Originally uploaded at SSRN

Abstract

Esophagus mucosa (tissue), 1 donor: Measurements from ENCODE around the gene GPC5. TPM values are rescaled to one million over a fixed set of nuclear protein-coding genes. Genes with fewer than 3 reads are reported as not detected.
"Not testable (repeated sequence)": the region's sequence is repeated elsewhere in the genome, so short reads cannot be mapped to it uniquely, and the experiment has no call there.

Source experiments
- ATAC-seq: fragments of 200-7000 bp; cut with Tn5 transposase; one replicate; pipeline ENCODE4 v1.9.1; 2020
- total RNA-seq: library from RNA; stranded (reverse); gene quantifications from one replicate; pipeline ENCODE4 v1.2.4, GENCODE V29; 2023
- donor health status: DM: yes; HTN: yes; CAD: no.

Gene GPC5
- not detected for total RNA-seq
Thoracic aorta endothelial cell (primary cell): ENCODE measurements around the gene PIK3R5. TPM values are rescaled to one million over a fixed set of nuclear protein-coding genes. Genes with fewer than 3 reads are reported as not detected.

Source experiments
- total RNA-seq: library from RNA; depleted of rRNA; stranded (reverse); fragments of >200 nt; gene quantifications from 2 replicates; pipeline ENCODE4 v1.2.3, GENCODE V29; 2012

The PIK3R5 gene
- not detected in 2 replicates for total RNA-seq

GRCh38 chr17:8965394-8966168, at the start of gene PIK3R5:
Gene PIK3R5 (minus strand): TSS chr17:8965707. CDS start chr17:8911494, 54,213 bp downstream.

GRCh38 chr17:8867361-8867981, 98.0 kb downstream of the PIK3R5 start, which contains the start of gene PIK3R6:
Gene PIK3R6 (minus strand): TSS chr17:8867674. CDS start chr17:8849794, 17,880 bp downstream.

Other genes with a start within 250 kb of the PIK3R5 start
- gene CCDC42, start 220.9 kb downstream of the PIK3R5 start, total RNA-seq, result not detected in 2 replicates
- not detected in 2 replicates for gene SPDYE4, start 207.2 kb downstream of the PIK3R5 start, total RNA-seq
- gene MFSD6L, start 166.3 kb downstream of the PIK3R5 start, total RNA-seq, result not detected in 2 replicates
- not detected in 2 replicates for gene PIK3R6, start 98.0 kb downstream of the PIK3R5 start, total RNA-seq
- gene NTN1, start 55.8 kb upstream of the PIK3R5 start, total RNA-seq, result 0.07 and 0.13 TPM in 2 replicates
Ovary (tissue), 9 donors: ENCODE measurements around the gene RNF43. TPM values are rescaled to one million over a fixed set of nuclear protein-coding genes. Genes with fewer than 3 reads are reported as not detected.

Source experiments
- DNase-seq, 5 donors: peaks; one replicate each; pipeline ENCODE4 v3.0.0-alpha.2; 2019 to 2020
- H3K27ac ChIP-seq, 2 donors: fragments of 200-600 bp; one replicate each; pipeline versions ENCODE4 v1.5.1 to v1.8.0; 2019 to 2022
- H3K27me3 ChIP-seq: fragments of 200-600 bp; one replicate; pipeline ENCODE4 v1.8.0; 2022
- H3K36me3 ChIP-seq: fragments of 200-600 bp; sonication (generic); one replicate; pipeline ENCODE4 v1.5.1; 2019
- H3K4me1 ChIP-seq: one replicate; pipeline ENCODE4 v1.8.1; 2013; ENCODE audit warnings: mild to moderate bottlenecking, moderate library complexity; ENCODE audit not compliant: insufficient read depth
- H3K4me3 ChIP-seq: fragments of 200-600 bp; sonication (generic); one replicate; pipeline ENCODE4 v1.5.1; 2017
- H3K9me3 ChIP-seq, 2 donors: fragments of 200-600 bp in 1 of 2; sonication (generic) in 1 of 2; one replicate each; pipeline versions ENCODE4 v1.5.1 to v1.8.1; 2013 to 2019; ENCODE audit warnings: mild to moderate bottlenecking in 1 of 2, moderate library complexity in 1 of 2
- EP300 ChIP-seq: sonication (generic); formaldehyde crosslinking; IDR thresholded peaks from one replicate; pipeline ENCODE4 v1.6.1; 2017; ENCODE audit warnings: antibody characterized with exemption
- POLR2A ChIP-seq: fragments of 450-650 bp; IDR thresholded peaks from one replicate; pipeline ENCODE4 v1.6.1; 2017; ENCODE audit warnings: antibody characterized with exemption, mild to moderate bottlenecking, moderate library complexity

The main argument of this Article is that the gravest threat to civil liberties during a public health emergency (PHE) stems from federal powers premised on post-9/11 national security justifications, not putative state powers under the Model State Emergency Health Powers Act (MSEHPA). While I concur with earlier assessments that the MSEHPA is seriously flawed and that PHEs should be construed as primarily federal issues, going forward, more critical attention needs to be focused on the federal role during PHEs as the initially alarming MSEHPA appears to be more of a paper tiger. First, as the responses to Hurricane Katrina and recent flu pandemic threats have demonstrated, the concept that the states’ police power will remain the locus of power during future PHEs is outdated. Second, the federal government possesses core security capabilities that enable surveillance and detention measures unmatched by any state. Third, and most importantly, the Obama Administration appears to be normalizing a national security legal framework introduced by the previous Bush Administration that grants federal actors expansive powers to curtail the liberties of individuals with correspondingly little accountability. This Article advocates for balanced public health emergency policies that both secure public safety and respect individual civil liberties. As President Obama indicated in his inauguration address, these goals are not mutually exclusive. Arbitrary and abusive measures against individual and group liberty are grave harms in and of themselves and are much more likely to occur in the context of unaccountability. In turn, reasonable fear of such measures during an emergency will undermine trust and voluntary compliance, which will only worsen the public health crisis. Part I of this Article describes conditions that will make greater federal involvement inevitable during future public health emergencies. Part II examines the lasting danger presented by the convergence of national security and public health emergency policies that occurred during the Bush Administration. Given this convergence, Part III analyzes the Obama Administration’s position that official actions implicating national security matters are beyond judicial review and suggests this stance is a cause for serious concern in the context of public health emergencies.